During the last few years, I became very good friends with Momo, the owner of an old fashioned bar on the corner of my street. Mohand is in his fifties but has two hundred years worth of stories. Two years ago, during a night where Momo told me how he made a fortune and how he lost it instantly, I heard a barking from the basement of the bar. This night, Momo introduced me to his dog, a muscled Malinois named Altesse (means King in French I think). He then explained to me all night long his passion for the dressing and the attack dogs, a rare fact for an immigrate born and raised in Kabylie, in the north of Algeria.
During Spring, he asked me if I was interested to come with him to assist at the Elementary French Championship in Elbeuf in Normandia. I naturally answered yes, profiting of the occasion to take some pictures.
During the journey from Paris, Momo didn’t feel at ease. As we’re driving on the highway, he announced me that if Altesse was at the back seat of the car, it was not to compete but to find him an adoptive father. He explained how he was sick and was becoming impossible to take care of his dog as he’d like, hearing his constant barking in the basement broke his heart.
This news filled me with sadness, it completely changed my mood and outlook on the photo documentary ‘’passion of dog training’’ that I wanted to do. Once we were there, I decided against what I’d originally planned to photograph, it would be easy to just document people, with their weird-incredible faces and their dogs. I decided to focus on the strong, affective relationships which gravitate above this violent show.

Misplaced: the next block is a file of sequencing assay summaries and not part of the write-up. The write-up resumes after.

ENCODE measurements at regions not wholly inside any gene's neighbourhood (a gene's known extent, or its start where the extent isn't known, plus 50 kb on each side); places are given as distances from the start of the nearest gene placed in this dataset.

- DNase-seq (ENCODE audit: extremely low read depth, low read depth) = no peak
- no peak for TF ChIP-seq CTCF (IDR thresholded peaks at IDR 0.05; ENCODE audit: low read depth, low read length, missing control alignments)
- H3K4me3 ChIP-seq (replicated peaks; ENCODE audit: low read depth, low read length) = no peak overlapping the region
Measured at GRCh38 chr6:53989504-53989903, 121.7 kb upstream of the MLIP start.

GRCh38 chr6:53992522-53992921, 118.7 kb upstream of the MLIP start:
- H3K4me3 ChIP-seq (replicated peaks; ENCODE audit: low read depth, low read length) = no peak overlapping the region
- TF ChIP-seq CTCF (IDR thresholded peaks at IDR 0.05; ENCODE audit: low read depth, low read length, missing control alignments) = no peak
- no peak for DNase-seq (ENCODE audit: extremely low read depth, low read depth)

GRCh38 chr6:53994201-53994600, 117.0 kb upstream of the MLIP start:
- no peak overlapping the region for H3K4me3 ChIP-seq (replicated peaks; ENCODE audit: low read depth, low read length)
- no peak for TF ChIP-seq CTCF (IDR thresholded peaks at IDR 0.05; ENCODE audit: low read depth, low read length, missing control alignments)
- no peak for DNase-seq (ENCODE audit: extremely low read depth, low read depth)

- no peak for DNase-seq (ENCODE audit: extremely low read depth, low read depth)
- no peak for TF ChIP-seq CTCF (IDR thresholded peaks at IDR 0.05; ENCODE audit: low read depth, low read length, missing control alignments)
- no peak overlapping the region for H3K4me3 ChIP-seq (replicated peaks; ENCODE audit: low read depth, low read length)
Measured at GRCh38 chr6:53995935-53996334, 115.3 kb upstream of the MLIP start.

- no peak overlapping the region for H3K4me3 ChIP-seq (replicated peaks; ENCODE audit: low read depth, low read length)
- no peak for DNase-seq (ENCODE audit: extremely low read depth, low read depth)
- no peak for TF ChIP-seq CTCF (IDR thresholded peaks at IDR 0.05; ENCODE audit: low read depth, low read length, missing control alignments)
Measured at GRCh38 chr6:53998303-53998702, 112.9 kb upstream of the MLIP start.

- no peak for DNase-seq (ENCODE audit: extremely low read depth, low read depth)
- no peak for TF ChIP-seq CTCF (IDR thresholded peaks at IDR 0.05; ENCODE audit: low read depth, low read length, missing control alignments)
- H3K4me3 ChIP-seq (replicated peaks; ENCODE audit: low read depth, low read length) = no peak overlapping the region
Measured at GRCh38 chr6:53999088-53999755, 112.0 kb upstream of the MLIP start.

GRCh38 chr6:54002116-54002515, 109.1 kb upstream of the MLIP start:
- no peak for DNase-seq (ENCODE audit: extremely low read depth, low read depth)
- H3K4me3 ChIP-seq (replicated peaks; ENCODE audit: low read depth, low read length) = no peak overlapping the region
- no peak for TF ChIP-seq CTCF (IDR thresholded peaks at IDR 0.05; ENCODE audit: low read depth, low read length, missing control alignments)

Wives, kids, amongst many other participants are there to support them during their passage of twenty minutes. Everything is extremely codified, each stage is noted scrupulously. The behaviour of the dog is meticulously analysed to evaluate the sportive aptitudes, dressing and tracking skills and of course their ability to attack.
The attack men with their large protective clothes spend their days being bitten, testing the dogs and their behaviour in front of sticks and guns. In front of young kids that don’t look very scared…
There is a constant contrast between the affective complicity of the dog handler and his dog, the severity of their relationship, the violence of the show and this particular family atmosphere. At the end of the day, Momo came to me to announce that he finally found someone to take care of Altesse. He knows dogs and has a big garden. It’s very moving to see a man like him, after all the hard things that he passes through during his life, crying in front of you.
We spend the end of the day in the middle of a field with Altesse. I was trying to capture with modesty their last moments together. When we went back to Paris, in the car, Momo was even more talkative than usual, maybe as to think constantly at something else.
[This article was originally published on JRNL Magazine, a now closed publication from our Editor James Wrigley.]